How to avoid expensive data roaming charges and stay connected?

We’ve probably all heard horrifying stories about people who accidentally made a several thousand euro phone bill during a short trip abroad. Those stories have caused me to check that my data roaming is switched off long before I hit the country border. Better safe than sorry, right? But why is it so darn expensive to use Internet when away, and what exactly is data roaming?

Data roaming applies when you are receiving data, for example when accessing the Internet over cellular network that is not provided by your mobile operator. So basically, every time you leave your country without turning off the service before crossing borders, you’re roaming. So the question is, what does it cost to roam?

Let’s say you’d travel to U.S.. Being there you’d want to check your emails from your smartphone and maybe download a PowerPoint presentation attached (3 MB). Then you’d play ten minutes of music from Spotify (8 MB) while uploading a status update with a picture to your Facebook profile (500 kB). Checking your profile you’d notice an interesting looking 3-minute YouTube video that your friend shared and decide to see it through (30 MB). The data transmissions from all this amount to 41,5 MB. This means that your operator would surprise you with a 415€ bill! If your destination was somewhere in Europe you’d end up paying, the EU regulated price considered, some 29€ excluding tax. Cheap compared to the first vision, but still quite an amount for a 15-minute data usage.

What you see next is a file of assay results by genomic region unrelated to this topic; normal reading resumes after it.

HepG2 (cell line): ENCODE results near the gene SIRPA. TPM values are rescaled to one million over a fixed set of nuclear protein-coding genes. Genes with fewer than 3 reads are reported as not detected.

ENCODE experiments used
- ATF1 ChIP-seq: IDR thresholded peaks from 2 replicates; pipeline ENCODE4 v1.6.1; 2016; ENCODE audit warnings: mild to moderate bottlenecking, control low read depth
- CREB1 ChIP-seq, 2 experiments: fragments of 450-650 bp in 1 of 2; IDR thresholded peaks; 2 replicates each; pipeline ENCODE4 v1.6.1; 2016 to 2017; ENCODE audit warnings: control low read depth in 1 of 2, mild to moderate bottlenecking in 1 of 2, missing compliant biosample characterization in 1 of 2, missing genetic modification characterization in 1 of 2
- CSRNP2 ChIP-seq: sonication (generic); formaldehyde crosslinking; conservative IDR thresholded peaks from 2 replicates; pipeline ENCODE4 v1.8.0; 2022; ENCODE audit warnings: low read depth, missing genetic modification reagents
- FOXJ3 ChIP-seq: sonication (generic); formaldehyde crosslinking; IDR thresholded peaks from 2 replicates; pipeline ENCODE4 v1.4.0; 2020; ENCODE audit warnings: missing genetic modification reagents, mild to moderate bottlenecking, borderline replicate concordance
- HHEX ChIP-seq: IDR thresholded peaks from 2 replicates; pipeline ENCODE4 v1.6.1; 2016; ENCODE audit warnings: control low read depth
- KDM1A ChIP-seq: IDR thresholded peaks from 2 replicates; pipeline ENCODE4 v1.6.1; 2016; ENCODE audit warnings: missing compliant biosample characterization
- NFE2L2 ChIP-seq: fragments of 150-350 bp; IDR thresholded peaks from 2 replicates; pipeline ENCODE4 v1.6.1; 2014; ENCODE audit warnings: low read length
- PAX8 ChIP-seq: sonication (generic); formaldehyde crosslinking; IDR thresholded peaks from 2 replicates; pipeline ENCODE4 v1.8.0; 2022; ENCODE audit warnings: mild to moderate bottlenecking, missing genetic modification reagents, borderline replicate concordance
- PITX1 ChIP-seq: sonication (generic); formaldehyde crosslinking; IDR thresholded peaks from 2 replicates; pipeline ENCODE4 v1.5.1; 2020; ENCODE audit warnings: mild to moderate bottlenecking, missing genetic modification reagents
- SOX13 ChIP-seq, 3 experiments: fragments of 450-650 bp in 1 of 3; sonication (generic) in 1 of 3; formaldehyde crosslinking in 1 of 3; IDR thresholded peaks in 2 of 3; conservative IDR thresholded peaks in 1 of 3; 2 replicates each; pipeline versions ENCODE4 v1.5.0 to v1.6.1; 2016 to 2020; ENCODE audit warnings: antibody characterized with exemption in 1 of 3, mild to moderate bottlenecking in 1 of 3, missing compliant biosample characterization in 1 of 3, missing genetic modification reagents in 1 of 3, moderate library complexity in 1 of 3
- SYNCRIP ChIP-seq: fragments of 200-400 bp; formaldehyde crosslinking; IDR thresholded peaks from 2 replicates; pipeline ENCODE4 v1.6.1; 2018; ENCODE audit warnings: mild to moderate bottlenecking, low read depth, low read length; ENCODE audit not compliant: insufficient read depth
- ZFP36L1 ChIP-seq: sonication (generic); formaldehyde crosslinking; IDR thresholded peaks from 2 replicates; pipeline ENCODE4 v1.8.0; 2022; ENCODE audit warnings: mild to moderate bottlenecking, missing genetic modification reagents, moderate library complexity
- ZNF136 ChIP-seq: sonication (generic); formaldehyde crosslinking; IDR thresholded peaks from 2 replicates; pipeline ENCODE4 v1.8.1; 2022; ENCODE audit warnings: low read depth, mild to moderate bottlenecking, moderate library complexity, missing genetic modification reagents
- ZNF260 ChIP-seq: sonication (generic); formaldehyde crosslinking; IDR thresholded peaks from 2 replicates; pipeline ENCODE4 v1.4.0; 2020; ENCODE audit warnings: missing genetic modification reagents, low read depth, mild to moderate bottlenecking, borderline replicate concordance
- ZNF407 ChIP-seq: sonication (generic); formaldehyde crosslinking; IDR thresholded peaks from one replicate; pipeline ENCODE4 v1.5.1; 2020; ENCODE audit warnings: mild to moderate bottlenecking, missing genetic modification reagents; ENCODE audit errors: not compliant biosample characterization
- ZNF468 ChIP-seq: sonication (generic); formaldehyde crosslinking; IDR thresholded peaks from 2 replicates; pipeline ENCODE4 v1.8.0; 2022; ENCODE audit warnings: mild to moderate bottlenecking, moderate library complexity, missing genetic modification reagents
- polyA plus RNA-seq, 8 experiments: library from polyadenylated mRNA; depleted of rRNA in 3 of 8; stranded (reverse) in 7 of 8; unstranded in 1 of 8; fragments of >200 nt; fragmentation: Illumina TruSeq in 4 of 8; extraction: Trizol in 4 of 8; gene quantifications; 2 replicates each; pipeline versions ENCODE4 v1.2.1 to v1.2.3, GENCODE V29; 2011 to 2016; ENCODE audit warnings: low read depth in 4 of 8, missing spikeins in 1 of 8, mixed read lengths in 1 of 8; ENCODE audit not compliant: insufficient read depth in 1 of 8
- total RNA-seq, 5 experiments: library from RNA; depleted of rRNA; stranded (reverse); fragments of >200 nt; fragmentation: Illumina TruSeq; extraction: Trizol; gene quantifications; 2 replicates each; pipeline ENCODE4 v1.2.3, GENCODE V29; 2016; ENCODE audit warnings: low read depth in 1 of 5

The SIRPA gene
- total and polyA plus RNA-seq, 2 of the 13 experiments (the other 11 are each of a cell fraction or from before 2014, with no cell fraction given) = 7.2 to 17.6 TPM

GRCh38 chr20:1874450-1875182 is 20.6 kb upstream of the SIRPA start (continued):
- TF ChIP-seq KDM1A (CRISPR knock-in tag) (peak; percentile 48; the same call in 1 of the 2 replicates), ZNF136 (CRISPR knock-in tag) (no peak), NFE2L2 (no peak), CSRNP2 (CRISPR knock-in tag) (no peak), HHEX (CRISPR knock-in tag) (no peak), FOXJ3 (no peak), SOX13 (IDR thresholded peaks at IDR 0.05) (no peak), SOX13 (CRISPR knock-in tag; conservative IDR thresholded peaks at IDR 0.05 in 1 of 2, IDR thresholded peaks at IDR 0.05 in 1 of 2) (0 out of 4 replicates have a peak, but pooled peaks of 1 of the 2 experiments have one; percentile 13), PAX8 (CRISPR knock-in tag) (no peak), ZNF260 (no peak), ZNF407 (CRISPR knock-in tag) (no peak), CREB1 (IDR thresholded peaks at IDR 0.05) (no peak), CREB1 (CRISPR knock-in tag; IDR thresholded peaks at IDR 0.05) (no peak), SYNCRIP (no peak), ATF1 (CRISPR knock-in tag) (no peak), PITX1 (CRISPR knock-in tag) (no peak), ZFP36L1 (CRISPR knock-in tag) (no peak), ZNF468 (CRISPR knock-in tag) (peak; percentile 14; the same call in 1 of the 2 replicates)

Some have tackled the price tag problem by saying no to Internet when travelling, but there are options to complete data abstinence. Many have found happiness in using free Wi-Fi hotspots, paid WLAN connections, Internet cafes or local prepaid SIM cards. Those are all good alternatives but they all require some effort to make of use. To be able to compare your options, you should also know how, when and how much data you need.

If you’ve decided that abstinence is not your thing, read my next post about things to consider when looking for Internet access abroad, where I tell you what you need to know to get online when travelling.

-Hanne @Uros